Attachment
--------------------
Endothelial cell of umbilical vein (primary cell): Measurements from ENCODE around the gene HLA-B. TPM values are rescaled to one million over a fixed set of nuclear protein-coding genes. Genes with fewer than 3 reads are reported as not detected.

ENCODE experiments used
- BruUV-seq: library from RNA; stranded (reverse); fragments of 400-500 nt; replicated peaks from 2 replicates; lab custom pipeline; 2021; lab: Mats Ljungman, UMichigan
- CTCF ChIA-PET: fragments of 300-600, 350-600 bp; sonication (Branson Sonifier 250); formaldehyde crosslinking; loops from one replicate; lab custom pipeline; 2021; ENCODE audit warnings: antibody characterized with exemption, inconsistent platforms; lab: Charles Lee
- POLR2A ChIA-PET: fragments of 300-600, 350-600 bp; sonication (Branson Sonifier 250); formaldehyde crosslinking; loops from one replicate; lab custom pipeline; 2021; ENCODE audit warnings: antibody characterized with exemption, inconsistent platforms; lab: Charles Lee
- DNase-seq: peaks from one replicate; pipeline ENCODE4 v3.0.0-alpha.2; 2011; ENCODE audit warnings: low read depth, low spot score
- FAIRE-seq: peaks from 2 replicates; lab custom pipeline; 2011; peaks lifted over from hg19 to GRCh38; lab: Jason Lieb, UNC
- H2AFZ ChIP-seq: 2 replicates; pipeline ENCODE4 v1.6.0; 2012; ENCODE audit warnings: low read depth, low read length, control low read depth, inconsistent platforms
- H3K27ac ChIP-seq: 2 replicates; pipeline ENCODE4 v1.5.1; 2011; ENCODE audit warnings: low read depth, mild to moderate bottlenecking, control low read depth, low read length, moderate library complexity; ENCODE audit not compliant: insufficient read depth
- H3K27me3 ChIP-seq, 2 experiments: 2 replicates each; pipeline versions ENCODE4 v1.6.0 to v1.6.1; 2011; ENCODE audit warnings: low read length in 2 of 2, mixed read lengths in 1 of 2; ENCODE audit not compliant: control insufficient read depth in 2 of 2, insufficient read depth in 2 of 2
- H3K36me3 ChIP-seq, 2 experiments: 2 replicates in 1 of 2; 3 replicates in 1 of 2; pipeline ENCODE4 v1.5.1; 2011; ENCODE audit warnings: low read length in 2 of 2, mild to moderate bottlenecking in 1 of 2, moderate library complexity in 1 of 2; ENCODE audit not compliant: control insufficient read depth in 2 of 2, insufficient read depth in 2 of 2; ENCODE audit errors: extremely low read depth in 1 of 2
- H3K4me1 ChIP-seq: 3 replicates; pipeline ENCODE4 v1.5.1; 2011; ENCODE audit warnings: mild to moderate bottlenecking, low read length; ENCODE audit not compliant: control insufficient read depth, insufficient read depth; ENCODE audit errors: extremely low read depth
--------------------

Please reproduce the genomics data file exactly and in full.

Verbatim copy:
Endothelial cell of umbilical vein (primary cell): Measurements from ENCODE around the gene HLA-B. TPM values are rescaled to one million over a fixed set of nuclear protein-coding genes. Genes with fewer than 3 reads are reported as not detected.

ENCODE experiments used
- BruUV-seq: library from RNA; stranded (reverse); fragments of 400-500 nt; replicated peaks from 2 replicates; lab custom pipeline; 2021; lab: Mats Ljungman, UMichigan
- CTCF ChIA-PET: fragments of 300-600, 350-600 bp; sonication (Branson Sonifier 250); formaldehyde crosslinking; loops from one replicate; lab custom pipeline; 2021; ENCODE audit warnings: antibody characterized with exemption, inconsistent platforms; lab: Charles Lee
- POLR2A ChIA-PET: fragments of 300-600, 350-600 bp; sonication (Branson Sonifier 250); formaldehyde crosslinking; loops from one replicate; lab custom pipeline; 2021; ENCODE audit warnings: antibody characterized with exemption, inconsistent platforms; lab: Charles Lee
- DNase-seq: peaks from one replicate; pipeline ENCODE4 v3.0.0-alpha.2; 2011; ENCODE audit warnings: low read depth, low spot score
- FAIRE-seq: peaks from 2 replicates; lab custom pipeline; 2011; peaks lifted over from hg19 to GRCh38; lab: Jason Lieb, UNC
- H2AFZ ChIP-seq: 2 replicates; pipeline ENCODE4 v1.6.0; 2012; ENCODE audit warnings: low read depth, low read length, control low read depth, inconsistent platforms
- H3K27ac ChIP-seq: 2 replicates; pipeline ENCODE4 v1.5.1; 2011; ENCODE audit warnings: low read depth, mild to moderate bottlenecking, control low read depth, low read length, moderate library complexity; ENCODE audit not compliant: insufficient read depth
- H3K27me3 ChIP-seq, 2 experiments: 2 replicates each; pipeline versions ENCODE4 v1.6.0 to v1.6.1; 2011; ENCODE audit warnings: low read length in 2 of 2, mixed read lengths in 1 of 2; ENCODE audit not compliant: control insufficient read depth in 2 of 2, insufficient read depth in 2 of 2
- H3K36me3 ChIP-seq, 2 experiments: 2 replicates in 1 of 2; 3 replicates in 1 of 2; pipeline ENCODE4 v1.5.1; 2011; ENCODE audit warnings: low read length in 2 of 2, mild to moderate bottlenecking in 1 of 2, moderate library complexity in 1 of 2; ENCODE audit not compliant: control insufficient read depth in 2 of 2, insufficient read depth in 2 of 2; ENCODE audit errors: extremely low read depth in 1 of 2
- H3K4me1 ChIP-seq: 3 replicates; pipeline ENCODE4 v1.5.1; 2011; ENCODE audit warnings: mild to moderate bottlenecking, low read length; ENCODE audit not compliant: control insufficient read depth, insufficient read depth; ENCODE audit errors: extremely low read depth